If Child Protective Services (CPS) removed your child from your home, you might wonder what happens next. In most cases, parents whose children have been taken away by CPS must attend an adversary hearing within two weeks of the removal.
If you do not know what an adversary hearing is and what to expect at the hearing, speak with a Harker Heights CPS lawyer to discuss your case.
What is an Adversary Hearing?
The Department of Family and Protective Services (DFPS), which oversees and manages CPS, is required to set up an adversary hearing no more than 14 days after removing a child from the parents’ home.
The hearing is also referred to as the Chapter 262 hearing.
What Happens at the Adversary Hearing?
At the hearing, which the removed child’s parents and CPS caseworker will attend, CPS must prove that it had a reasonable basis to take the parents’ child away without a court order.
The purpose of the hearing is also to give CPS an opportunity to ask a judge to let the agency keep the child in their protective custody until the parents can demonstrate their ability to take good care of the child and prove that they no longer pose a danger to the child.
If you believe that you do not have enough time to prepare for the adversary hearing, you can ask the judge for an extension to prepare with the help of an attorney.
Note: You cannot get your children back until after you have attended the hearing. In fact, if your child has been removed from you, you might not be able to bring your children back immediately after the hearing. You will have to follow specific steps to return your kids.
You Need a CPS Lawyer for the Adversary Hearing
During the adversary hearing, Child Protective Services may use witness statements in order to demonstrate evidence that it had legal grounds to remove your children from you.
You have a right to have your witnesses testify in your favor, too. For this reason, it is important to seek the legal counsel of an experienced attorney to help you obtain witness statements and protect your rights during the hearing.
You also need a CPS lawyer to present your arguments in a convincing manner and help you get your children back as soon as possible after the adversary hearing.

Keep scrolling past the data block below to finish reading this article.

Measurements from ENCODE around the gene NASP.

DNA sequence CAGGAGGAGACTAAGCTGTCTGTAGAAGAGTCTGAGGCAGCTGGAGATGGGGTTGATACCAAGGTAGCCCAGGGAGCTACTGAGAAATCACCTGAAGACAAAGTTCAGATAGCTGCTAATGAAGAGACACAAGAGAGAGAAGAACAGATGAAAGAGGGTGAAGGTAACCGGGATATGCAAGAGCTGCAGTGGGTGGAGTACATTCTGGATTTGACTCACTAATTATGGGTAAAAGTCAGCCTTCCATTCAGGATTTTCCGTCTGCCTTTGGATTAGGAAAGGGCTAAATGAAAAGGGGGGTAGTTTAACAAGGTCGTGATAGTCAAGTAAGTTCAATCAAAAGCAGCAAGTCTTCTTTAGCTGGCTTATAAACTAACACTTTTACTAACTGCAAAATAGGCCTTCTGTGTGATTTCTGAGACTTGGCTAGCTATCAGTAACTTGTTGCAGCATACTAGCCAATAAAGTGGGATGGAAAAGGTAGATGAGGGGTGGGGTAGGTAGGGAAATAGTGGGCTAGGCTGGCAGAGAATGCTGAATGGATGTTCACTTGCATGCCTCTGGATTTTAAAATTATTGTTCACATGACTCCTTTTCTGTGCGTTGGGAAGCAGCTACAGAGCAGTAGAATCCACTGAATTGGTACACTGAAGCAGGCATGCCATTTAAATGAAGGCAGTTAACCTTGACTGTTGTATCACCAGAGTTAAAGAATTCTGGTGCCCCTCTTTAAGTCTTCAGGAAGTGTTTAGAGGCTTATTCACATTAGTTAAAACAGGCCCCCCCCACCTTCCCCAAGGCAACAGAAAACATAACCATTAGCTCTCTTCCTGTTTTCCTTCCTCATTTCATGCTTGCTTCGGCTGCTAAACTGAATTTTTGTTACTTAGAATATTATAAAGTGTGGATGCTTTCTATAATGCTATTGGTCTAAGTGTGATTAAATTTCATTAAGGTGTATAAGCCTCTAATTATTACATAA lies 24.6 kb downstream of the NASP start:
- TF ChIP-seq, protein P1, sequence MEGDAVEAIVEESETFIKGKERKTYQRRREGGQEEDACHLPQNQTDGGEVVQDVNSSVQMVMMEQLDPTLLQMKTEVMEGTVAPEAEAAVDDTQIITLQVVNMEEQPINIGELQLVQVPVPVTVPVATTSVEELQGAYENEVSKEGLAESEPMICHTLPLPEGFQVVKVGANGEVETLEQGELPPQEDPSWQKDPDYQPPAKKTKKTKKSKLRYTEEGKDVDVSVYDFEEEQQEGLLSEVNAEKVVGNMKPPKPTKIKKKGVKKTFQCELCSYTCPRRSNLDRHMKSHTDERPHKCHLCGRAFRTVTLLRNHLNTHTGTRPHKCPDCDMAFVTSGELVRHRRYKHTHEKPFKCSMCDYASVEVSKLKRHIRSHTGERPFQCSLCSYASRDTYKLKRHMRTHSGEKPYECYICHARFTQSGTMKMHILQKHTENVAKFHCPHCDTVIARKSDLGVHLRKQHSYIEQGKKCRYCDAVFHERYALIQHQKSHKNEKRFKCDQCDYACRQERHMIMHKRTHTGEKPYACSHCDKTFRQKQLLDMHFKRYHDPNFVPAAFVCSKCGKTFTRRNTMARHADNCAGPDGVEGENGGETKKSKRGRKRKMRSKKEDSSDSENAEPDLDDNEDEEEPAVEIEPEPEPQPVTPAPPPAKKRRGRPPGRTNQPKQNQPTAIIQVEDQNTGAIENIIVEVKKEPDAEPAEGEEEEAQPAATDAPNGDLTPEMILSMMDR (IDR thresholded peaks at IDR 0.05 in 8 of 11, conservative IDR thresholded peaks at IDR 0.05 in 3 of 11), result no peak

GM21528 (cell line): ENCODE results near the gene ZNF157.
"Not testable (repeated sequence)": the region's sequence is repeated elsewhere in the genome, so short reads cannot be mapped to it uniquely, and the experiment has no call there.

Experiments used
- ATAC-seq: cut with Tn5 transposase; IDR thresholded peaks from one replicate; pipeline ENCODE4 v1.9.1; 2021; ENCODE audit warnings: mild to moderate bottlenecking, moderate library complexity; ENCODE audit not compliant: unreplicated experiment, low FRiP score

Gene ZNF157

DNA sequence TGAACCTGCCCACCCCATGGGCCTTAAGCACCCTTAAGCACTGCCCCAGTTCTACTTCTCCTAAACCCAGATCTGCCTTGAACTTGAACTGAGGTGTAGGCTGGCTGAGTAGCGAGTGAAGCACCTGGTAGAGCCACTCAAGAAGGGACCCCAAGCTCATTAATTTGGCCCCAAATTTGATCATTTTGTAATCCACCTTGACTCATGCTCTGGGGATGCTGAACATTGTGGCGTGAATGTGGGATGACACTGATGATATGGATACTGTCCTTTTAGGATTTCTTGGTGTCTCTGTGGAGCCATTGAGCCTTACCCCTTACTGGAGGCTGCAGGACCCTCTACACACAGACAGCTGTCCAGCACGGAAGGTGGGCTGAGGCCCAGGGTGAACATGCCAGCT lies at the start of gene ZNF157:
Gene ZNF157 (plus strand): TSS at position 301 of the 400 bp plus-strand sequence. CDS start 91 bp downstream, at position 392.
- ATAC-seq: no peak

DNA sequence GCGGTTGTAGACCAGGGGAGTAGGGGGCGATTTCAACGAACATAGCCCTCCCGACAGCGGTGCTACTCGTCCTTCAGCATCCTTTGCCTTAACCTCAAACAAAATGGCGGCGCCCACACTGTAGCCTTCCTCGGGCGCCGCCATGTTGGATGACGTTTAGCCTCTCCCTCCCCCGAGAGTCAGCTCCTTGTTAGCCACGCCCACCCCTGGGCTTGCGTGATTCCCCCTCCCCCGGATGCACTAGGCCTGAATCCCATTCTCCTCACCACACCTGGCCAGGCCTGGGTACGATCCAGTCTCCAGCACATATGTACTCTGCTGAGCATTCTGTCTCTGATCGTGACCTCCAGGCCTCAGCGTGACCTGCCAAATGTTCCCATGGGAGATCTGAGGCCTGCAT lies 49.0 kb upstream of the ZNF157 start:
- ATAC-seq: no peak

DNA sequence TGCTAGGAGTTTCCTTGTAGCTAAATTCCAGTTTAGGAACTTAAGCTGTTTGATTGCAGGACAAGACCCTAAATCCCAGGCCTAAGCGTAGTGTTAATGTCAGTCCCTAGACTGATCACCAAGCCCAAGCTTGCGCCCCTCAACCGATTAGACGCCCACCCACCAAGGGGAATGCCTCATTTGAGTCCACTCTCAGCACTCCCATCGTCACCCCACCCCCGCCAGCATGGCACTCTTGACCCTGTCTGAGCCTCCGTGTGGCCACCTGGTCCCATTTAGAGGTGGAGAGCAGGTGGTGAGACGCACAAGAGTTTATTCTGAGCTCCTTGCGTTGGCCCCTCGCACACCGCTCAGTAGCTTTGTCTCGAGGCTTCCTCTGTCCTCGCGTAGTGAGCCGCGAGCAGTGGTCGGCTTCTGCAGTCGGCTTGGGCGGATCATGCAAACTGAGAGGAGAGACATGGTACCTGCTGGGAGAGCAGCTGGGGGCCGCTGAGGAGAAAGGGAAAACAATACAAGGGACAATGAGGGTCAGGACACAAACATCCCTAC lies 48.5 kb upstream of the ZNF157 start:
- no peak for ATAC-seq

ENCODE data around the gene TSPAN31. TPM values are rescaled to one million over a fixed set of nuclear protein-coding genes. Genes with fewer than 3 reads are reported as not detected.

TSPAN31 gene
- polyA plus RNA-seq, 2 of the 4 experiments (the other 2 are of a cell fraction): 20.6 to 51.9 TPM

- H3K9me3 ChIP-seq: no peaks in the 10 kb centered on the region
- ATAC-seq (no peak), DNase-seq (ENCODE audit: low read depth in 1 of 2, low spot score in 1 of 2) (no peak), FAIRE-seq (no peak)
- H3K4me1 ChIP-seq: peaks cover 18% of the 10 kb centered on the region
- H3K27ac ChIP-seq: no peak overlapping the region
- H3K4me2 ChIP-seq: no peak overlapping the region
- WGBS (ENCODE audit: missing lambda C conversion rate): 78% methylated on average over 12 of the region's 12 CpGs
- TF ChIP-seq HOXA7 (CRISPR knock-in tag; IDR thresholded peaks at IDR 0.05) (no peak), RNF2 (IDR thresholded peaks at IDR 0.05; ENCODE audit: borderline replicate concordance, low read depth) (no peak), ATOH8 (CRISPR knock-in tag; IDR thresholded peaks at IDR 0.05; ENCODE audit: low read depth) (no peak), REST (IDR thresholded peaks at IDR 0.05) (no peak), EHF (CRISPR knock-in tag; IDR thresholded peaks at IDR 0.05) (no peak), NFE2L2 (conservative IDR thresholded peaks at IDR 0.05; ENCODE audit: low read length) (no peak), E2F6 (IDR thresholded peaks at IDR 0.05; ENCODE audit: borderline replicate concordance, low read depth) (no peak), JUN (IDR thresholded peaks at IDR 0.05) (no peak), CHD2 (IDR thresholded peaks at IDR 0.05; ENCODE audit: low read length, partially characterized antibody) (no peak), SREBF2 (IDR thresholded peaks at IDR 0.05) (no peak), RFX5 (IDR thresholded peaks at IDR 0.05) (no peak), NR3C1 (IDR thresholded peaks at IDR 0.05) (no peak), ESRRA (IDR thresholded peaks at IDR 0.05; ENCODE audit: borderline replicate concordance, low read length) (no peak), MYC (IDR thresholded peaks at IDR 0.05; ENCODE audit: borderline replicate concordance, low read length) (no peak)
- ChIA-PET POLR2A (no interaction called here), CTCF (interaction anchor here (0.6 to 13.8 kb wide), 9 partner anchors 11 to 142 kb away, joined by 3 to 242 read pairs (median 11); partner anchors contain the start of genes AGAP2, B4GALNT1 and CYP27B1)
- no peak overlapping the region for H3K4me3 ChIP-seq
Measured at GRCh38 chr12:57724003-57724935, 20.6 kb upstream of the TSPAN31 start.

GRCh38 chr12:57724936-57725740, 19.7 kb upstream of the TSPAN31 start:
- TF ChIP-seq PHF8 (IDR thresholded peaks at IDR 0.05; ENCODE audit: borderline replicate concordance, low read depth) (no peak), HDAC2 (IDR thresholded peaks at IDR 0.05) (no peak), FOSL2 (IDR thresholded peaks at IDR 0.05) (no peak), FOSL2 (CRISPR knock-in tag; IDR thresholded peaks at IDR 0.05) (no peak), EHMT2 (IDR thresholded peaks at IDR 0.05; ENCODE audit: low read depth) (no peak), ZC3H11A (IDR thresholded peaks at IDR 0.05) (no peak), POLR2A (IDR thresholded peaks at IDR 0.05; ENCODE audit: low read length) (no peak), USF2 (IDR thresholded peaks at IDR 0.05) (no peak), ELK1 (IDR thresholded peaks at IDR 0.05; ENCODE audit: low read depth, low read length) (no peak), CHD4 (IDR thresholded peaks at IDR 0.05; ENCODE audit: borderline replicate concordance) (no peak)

What Are Your Rights During a CPS Case?
You have several fundamental rights when attending an adversary hearing during your CPS case. Your first right is the right to be represented by an attorney. It is highly advisable to exercise your right and hire a skilled lawyer to represent your best interests and achieve the best possible outcome at the hearing.
It is also critical to understand your rights when being investigated by CPS. You have a right to refuse to:
Speak with the CPS investigator (you can exercise your right to remain silent);
Let the CPS investigator enter your home; and
Take a drug test.
It is not uncommon for Child Protective Services employees to use scare tactics and infringe upon parents’ rights during investigations. Many parents end up having their children removed because they are not aware of their constitutional rights.
If CPS started investigating you after receiving a report of child abuse or neglect or you were ordered to attend an adversary hearing, it is imperative that you talk to an attorney right away.
What Does CPS Need to Prove at the Adversary Hearing?
What many parents do not realize is that CPS has a high burden of proof when presenting cases in front of a judge during adversary hearings. CPS might be trying to convince the judge to let the agency keep the child in its protective custody because the child would be at risk of harm if they returned home.
The parents, on the other hand, must convince the judge that CPS did not have legal grounds to remove the kids in the first place and that the children should be returned to their home.
A judge will agree to return children to parents’ home unless any of the following is true:
The parents’ actions or omission endangered the child’s safety or health;
Letting the parents bring their children back would create a risk of harm to the child;
The circumstances required urgent removal of the child from the parents’ home;
CPS made reasonable efforts to prevent or eliminate the need for removal; and
The agency made reasonable efforts to return the child home but could not do so due to a risk of continuing harm.
As you can see, it would not be enough for Child Protective Services to demonstrate evidence that children were in danger but also that it made reasonable efforts to prevent the child removal.
What to Do if CPS Took Your Children?
If CPS removed your children from home, you might wonder if you still have a chance to see your kids despite the removal. If you have not attended any court hearings after the removal yet, CPS is legally required to give you a chance to visit your child.
The visit cannot last longer than an hour and must be held at a DFPS facility. As you make progress toward reunification, your visitation with your children increases to the point when you can bring your kids back.
If Child Protective Services took your children, the first thing you should do is call an attorney. A knowledgeable attorney can help you convince the judge to return your children home by presenting compelling evidence and arguments at the adversary hearing.
Consult with a Harker Heights Child Protective Services Lawyer
Do not hesitate to schedule a free, no-obligation consultation with our experienced and results-driven lawyers at The Law Office of Brett H. Pritchard to protect your rights at the adversary hearing.
Schedule a case review with our attorneys to discuss what you can do to bring your children back as soon as possible. Call 254-501-4040 to get a case review.